Tuesday, April 2, 2013

An acronym in conservation biology and policy: ORCA for Ocean Research and Conservation Association

Orca refers to the killer whale (Orcinus orca). But written in all caps, ORCA stands for Ocean Research and Conservation Association, a nonprofit that cares for marine species from top predators all the way down the food web. ORCA was co-founded in 2005 by Dr. Edith “Edie” Widder, a biologist and deep-sea explorer. ORCA's main campus is housed in the historic Coast Guard station in Fort Pierce, Florida [1-3].

ORCA is dedicated to the protection and restoration of aquatic ecosystems, including the species these environments sustain. ORCA's mission statement explains that scientific understanding and advanced technology will play a major role in achieving this goal. For example, the development of high-tech sensor and communication technology is intended to support environmental quality monitoring and to find better management solutions [4].

Smithonian's staff writer Abigail Tucker recently joint Edith Widder in a submarine dive to explore bioluminescent sea animals. She also reports about an ORCA fund-raiser party with Widder near Fort Pierce [5]:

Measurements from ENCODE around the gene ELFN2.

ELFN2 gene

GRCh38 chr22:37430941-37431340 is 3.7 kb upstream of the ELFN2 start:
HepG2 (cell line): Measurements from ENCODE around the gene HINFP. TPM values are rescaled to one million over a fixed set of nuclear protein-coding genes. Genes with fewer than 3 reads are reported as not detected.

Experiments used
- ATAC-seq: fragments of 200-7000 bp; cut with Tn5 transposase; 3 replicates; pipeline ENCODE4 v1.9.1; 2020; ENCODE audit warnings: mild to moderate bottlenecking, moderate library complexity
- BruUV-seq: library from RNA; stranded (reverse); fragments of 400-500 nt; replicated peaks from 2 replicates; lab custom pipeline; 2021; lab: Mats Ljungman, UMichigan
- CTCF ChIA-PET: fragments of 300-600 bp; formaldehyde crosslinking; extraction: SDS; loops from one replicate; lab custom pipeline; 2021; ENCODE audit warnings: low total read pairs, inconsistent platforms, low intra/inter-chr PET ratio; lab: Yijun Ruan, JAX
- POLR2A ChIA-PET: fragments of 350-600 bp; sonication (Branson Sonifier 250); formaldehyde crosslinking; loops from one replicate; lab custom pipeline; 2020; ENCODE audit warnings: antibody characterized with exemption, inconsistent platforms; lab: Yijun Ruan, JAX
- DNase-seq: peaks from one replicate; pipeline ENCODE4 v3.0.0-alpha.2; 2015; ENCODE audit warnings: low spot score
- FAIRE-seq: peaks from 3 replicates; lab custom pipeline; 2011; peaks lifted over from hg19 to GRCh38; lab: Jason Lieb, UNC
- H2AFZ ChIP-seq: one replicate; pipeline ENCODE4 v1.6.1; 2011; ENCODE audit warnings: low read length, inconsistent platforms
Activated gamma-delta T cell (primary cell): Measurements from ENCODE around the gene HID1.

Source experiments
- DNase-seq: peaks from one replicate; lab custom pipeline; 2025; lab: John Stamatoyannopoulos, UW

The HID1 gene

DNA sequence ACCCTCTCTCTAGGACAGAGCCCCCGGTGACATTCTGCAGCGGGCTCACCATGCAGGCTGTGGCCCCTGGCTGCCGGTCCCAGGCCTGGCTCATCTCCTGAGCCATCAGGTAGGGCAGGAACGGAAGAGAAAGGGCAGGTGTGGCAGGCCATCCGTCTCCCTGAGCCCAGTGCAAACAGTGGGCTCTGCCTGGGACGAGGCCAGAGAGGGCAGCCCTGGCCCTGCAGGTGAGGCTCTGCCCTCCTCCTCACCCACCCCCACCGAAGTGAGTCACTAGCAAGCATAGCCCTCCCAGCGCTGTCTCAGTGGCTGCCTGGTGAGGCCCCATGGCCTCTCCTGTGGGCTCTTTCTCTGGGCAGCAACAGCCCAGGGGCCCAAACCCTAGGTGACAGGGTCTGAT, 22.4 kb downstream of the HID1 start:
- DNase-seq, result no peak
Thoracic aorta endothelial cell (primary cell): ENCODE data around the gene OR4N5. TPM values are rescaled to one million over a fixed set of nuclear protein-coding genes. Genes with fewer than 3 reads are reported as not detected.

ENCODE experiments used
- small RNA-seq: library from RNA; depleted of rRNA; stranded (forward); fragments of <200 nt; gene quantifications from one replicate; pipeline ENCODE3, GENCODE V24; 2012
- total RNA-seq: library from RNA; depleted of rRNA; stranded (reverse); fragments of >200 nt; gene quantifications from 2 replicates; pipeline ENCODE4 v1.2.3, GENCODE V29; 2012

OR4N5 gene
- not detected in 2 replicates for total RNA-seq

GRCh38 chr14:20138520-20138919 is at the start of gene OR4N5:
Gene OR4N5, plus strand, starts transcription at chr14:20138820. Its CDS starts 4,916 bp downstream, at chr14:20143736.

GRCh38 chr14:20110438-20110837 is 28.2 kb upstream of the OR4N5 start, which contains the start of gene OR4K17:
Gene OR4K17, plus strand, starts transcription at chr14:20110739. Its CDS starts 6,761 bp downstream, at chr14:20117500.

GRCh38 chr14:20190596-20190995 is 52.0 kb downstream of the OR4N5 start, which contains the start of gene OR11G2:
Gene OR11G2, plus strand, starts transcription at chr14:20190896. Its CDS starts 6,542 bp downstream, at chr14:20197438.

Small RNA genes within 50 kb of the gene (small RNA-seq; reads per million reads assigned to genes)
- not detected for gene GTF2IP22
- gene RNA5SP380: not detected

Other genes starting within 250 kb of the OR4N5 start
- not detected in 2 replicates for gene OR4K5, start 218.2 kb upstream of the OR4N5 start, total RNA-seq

The party is a fund-raiser for her [Edith Widder] nonprofit, the Ocean Research and Conservation Association (ORCA), based in nearby Fort Pierce. ORCA's mission is to monitor coastal pollution, particularly in the Indian River Lagoon. Widder fights back tears while she tells the crowd about dolphins dying from pollution in waters just outside the door. Mullet are showing up with lesions, manatees grow tumors. Widder worries about the implication for human health, too.

Keywords: oceanographic research, marine ecosystems, aquatic conservation.

References and more to explore
[1] ORCA: www.teamorca.org/cfiles/home.cfm.
[2] ORCA Staff Biographies | Dr. Edie Widder: www.teamorca.org/cfiles/about_edie.cfm.
[3] About ORCA: www.teamorca.org/cfiles/about_orca.cfm.
[4] ORCA's Mission: www.teamorca.org/cfiles/mission.cfm.
[5] Abigail Tucker: Light Fantastic. Smithsonian March 2013, 43 (11), pp. 50-59 [www.smithsonianmag.com/science-nature/Bioluminescence-Light-is-Much-Better-Down-Where-its-Wetter-192132481.html].

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